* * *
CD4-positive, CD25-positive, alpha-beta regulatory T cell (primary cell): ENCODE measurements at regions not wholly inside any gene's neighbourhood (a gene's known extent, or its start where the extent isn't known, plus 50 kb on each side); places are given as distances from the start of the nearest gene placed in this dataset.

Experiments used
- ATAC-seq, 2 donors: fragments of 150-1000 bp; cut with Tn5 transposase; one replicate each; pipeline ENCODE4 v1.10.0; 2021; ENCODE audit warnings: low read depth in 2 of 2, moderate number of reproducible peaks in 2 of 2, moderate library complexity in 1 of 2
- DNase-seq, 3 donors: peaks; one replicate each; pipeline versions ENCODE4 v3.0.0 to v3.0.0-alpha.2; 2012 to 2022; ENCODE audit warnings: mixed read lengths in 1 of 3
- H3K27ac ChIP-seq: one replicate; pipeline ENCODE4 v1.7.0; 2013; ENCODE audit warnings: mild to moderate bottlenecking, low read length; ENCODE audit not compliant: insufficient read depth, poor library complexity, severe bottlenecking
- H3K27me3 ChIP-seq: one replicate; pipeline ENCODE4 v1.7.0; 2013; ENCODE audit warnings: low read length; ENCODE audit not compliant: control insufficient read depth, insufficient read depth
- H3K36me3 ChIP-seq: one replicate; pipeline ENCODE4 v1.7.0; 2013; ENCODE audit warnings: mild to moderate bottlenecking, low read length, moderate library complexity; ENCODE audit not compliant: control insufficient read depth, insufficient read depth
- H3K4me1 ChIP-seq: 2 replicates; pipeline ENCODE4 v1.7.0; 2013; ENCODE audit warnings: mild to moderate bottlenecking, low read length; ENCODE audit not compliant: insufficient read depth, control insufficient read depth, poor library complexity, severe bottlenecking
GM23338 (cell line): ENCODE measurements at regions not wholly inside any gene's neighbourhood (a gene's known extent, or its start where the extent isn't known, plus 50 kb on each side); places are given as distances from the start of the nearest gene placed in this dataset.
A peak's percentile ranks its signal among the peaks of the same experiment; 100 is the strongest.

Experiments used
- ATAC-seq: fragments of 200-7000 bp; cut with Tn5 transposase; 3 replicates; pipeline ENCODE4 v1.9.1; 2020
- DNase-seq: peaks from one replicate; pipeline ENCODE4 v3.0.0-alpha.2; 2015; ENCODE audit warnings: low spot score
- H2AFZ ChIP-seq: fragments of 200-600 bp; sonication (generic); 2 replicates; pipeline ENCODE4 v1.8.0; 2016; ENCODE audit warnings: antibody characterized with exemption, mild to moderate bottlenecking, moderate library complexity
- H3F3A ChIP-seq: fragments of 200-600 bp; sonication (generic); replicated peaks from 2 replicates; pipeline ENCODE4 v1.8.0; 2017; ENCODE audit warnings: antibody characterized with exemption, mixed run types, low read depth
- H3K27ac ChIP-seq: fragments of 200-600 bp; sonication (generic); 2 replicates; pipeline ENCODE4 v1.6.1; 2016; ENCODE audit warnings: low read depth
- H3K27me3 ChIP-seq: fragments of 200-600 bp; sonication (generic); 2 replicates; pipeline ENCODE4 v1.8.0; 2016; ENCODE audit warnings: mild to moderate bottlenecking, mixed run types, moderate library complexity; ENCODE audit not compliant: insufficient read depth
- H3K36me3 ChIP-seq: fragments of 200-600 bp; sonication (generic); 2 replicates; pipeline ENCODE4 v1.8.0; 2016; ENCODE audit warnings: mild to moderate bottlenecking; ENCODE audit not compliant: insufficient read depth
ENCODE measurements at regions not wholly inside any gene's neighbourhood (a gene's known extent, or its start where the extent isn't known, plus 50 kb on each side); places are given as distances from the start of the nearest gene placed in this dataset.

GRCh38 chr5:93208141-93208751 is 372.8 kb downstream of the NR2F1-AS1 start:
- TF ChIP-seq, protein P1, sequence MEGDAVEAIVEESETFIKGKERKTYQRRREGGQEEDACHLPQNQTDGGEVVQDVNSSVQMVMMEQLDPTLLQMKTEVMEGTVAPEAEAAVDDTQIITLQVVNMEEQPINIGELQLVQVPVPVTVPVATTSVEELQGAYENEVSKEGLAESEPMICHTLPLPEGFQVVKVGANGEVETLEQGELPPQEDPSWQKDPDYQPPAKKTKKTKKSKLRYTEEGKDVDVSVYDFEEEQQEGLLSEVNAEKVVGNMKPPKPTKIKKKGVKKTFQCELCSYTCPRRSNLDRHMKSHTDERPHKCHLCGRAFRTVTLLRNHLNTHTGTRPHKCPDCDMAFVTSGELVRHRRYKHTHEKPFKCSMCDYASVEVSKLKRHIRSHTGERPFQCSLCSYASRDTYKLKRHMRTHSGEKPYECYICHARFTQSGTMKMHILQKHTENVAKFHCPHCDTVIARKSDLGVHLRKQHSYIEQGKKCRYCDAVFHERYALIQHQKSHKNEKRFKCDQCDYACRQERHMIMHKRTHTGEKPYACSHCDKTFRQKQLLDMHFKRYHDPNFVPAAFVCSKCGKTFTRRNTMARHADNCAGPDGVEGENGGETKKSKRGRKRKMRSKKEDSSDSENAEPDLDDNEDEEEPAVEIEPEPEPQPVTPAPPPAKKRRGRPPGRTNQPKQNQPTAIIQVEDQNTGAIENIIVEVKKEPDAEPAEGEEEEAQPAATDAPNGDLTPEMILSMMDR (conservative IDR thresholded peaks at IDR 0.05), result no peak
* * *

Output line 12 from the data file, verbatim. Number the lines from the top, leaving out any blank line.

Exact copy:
- ATAC-seq: fragments of 200-7000 bp; cut with Tn5 transposase; 3 replicates; pipeline ENCODE4 v1.9.1; 2020